As Bond points out, the coverage turned away from the systematic issues that fueled protestors to capture images of tension and violence. As a result of the press changing their focus from the complex conditions for grassroots organizers to more sensationalized stories, their cause fell from the national spotlight. Instead, journalists sought dramatic stories while overlooking the stark disparities in living conditions and deep structural issues that prompted the protests in the first place. Due to the varying agendas of journalists and news outlets, Bond urges to view the media in more of a mutual relationship with the movement rather than in a purely sympathetic role. Bond’s quote also shows the limitations of the media to confront the structures of power and their impotency in enacting policy changes. The front-page journalism that helped build sympathy for the movement through dramatic images soon became ineffectual in capturing the non-spectacular hard work of grassroots organizing at the foundations of enacting change.

Frank McGee

Frank McGee

While it is true that the media had a profound impact by drawing support for the movement, Bond encourages his audience to look at the relationship between the movement and the media as more of a two-way street in that journalists covering the movement also gained national acclaim for their work.

The late Frank McGee was anchorman at WBAF, an NBC affiliate, and one of two television stations in Montgomery. McGee’s coverage of the Montgomery bus boycott won him a job at the network. He was the first of many journalists whose careers ascended with the movement for civil rights.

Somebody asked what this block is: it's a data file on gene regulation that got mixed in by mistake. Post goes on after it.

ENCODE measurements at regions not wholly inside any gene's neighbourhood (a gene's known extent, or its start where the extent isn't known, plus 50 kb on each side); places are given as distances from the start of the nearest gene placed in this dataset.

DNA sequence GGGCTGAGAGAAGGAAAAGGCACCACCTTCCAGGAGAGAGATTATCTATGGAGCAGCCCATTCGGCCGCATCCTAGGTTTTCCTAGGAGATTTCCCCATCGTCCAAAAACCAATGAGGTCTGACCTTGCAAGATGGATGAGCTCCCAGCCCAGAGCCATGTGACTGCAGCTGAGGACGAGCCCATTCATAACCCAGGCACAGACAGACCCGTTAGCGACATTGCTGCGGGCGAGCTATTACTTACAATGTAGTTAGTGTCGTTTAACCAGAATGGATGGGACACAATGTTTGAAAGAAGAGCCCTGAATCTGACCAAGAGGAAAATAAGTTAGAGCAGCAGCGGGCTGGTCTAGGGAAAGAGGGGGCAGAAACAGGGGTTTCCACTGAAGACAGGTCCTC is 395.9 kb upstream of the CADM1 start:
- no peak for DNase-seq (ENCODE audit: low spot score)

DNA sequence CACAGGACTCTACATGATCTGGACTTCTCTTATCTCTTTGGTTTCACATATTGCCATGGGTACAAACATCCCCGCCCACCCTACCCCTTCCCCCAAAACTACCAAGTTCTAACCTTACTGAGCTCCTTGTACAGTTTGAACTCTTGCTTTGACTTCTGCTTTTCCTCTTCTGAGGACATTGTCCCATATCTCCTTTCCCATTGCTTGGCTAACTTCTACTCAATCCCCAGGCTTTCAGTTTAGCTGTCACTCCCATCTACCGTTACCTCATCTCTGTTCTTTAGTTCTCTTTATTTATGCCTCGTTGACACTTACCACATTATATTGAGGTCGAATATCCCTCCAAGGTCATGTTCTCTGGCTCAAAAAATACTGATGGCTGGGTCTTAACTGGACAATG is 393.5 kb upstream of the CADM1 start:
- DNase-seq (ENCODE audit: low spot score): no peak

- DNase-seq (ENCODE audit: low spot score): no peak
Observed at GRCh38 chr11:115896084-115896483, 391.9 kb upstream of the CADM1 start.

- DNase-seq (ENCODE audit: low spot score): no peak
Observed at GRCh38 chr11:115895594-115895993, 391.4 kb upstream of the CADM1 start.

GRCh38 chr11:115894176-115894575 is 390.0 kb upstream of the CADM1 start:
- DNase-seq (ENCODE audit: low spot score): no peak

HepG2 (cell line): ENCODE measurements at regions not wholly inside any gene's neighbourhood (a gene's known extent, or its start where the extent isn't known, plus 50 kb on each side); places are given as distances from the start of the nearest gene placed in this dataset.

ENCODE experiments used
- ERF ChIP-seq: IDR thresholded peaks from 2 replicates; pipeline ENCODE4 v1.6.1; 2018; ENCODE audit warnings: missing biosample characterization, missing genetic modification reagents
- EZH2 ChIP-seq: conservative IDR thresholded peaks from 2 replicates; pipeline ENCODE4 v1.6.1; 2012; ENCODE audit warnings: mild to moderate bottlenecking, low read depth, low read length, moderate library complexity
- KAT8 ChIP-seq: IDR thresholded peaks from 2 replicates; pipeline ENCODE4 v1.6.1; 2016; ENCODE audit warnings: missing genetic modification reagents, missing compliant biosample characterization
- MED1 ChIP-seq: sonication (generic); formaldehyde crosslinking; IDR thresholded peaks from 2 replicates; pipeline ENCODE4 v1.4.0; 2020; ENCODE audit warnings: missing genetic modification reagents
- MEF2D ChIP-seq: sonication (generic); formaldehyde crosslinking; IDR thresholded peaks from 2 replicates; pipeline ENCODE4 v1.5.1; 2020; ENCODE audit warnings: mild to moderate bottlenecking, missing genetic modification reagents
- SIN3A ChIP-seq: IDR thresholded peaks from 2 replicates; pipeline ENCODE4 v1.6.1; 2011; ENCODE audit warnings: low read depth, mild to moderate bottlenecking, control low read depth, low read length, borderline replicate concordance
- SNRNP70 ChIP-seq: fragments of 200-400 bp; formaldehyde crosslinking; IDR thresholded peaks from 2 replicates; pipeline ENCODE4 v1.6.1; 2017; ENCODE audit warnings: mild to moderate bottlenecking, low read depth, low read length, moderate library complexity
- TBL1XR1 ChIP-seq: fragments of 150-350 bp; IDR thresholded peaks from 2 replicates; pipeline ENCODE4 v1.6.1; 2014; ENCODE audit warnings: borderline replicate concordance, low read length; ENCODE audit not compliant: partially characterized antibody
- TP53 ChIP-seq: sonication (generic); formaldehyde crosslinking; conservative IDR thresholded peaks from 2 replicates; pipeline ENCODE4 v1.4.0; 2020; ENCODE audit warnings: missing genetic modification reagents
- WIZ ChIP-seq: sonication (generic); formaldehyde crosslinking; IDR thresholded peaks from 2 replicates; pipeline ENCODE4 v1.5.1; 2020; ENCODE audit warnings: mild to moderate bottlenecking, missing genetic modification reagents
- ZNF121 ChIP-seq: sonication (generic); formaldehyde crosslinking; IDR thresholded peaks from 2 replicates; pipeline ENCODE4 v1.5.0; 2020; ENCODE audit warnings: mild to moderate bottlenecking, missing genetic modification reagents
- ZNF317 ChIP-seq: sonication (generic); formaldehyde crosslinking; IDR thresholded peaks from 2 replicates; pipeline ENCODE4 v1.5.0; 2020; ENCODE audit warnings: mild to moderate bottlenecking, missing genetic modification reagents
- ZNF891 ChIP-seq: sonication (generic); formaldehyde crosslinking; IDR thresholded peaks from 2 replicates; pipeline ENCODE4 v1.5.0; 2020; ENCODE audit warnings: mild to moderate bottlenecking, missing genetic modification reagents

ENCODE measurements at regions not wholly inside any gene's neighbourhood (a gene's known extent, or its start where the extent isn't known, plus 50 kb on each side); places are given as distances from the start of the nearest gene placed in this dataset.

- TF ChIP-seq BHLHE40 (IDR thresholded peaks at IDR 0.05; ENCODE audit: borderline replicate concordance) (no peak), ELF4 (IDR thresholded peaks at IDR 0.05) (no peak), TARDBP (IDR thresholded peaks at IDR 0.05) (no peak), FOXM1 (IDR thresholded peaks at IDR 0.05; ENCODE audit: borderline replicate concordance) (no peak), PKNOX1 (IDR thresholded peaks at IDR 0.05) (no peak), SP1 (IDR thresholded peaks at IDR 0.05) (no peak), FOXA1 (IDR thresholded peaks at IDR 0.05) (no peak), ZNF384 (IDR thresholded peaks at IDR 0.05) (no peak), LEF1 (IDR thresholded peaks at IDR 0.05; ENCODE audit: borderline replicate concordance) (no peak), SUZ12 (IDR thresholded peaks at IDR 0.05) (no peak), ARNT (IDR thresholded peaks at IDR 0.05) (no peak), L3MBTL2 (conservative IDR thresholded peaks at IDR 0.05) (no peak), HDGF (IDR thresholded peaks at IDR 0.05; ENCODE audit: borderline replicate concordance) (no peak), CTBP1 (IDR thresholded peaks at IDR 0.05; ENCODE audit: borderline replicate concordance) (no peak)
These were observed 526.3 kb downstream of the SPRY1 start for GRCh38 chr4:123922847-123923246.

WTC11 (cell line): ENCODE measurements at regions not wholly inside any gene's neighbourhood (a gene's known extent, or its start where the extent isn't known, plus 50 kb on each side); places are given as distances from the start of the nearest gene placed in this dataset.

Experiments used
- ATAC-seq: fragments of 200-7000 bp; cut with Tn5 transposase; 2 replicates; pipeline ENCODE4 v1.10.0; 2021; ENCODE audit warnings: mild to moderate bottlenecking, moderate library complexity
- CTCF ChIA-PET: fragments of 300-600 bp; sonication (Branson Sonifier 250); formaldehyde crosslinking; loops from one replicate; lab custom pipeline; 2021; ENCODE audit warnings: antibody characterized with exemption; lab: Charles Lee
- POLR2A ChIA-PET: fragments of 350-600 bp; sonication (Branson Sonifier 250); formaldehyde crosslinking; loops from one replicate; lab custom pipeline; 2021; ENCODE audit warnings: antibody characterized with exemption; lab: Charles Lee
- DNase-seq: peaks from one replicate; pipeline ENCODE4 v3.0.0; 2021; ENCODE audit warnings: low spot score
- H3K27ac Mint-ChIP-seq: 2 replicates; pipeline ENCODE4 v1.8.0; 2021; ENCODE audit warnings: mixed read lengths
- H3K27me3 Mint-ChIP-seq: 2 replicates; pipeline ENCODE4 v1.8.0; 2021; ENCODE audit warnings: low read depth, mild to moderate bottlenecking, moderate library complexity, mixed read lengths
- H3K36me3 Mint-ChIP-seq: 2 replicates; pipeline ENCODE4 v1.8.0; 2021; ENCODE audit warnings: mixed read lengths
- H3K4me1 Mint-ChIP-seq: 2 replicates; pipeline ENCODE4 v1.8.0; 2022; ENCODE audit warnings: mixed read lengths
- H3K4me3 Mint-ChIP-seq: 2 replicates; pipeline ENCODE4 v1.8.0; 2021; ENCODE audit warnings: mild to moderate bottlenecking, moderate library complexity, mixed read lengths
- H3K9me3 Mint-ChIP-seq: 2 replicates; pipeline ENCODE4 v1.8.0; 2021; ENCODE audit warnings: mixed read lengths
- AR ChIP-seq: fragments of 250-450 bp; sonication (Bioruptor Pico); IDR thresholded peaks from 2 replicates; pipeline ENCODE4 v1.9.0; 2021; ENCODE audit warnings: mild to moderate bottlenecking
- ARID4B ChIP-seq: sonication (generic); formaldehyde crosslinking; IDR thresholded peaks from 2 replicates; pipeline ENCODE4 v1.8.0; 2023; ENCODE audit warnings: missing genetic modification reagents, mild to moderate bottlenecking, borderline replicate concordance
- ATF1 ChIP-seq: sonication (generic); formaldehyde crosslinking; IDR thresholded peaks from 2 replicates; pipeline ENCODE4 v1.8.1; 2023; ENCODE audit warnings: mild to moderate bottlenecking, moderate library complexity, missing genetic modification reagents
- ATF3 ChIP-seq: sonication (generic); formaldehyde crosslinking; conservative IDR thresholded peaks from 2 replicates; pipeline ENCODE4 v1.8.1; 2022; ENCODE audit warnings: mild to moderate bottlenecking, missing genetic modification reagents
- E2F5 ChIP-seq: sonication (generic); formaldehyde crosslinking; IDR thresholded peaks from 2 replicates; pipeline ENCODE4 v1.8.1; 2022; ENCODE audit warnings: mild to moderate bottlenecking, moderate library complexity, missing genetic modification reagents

In 1987, at a conference of journalists who had covered civil rights in the South, not a few asserted that they had made the movement; it could be argued as surely that the movement made many of them.

The 1987 Ole Miss symposium included 11 Pulitzer Prize winners and three Emmy awardees.

When reflecting on the Civil Rights movement and the myriad of factors that either helped or harmed the cause, it can be easy to see the media as a positive agent. However, Bond emphasizes that the media provided more than a simple influence. According to Bond, in the ideal situation the journalists had a relationship with the movement and the benefits were an exchange rather than a gift; yet, as James Meredith and the media coverage in the second period show, the relationship was not always one of mutual exchange.

Black Panthers

Black Panther Party Members on the Steps of the Capitol Building, Olympia, Washington, February 1969 (Public Domain)

Lasting Effects